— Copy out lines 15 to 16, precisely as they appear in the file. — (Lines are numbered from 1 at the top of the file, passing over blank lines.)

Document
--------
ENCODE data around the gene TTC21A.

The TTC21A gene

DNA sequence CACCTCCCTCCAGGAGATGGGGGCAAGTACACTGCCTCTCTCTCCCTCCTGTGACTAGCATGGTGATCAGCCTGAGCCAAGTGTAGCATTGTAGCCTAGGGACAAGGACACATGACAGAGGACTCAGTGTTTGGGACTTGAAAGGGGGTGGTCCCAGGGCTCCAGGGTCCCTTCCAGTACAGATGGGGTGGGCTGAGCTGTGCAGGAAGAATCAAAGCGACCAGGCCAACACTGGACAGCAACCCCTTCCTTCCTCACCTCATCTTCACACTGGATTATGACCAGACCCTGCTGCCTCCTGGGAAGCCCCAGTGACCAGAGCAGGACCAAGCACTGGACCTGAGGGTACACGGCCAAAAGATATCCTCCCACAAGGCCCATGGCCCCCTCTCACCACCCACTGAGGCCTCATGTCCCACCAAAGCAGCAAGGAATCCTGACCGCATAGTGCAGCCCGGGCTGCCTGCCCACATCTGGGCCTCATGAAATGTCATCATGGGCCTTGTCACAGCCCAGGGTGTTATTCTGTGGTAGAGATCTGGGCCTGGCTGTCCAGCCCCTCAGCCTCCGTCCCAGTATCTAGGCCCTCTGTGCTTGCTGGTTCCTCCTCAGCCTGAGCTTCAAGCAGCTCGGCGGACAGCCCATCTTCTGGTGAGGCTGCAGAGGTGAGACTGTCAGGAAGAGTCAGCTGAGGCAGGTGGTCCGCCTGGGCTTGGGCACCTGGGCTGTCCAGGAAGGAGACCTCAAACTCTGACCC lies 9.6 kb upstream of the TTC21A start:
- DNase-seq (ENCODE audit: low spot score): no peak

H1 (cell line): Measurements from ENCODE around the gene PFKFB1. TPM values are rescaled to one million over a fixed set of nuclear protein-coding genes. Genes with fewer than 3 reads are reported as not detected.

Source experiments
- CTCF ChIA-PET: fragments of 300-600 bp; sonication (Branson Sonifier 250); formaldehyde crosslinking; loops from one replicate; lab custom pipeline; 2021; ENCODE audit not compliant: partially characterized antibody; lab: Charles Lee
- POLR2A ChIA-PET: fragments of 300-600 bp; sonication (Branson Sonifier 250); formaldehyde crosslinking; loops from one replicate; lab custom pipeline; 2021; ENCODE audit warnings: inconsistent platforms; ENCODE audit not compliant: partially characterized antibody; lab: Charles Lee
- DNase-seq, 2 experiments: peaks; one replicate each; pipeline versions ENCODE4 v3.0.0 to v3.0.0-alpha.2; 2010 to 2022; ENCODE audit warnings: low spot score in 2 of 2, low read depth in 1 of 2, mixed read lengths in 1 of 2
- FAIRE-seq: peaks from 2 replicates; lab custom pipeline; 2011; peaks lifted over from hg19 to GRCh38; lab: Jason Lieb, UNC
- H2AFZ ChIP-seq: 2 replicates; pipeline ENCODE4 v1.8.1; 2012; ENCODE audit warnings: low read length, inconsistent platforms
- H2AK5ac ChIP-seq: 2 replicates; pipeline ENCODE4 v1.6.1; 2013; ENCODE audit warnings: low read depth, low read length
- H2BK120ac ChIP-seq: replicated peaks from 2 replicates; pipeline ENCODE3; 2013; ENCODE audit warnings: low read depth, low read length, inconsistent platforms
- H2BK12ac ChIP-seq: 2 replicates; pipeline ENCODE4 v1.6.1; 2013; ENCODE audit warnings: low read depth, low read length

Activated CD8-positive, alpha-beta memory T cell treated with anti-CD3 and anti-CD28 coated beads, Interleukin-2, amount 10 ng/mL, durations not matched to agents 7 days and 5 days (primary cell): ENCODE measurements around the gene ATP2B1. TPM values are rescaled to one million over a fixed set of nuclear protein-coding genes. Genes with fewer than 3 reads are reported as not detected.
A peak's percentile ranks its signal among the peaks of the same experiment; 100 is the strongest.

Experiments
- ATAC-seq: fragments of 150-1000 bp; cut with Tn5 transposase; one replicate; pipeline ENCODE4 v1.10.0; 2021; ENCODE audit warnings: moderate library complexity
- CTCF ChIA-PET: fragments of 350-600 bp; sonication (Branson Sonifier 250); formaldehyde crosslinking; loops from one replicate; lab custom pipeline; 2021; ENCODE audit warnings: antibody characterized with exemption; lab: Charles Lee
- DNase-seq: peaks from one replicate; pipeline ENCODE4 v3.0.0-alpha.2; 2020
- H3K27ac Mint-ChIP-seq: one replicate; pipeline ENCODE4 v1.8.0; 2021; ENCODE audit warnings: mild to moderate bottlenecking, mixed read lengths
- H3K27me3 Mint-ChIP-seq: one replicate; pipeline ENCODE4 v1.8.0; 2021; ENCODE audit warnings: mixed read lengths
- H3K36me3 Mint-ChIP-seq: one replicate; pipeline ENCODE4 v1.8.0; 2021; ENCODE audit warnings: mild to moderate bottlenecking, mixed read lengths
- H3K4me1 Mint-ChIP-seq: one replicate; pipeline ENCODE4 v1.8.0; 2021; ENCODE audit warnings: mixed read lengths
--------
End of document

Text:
Activated CD8-positive, alpha-beta memory T cell treated with anti-CD3 and anti-CD28 coated beads, Interleukin-2, amount 10 ng/mL, durations not matched to agents 7 days and 5 days (primary cell): ENCODE measurements around the gene ATP2B1. TPM values are rescaled to one million over a fixed set of nuclear protein-coding genes. Genes with fewer than 3 reads are reported as not detected.
A peak's percentile ranks its signal among the peaks of the same experiment; 100 is the strongest.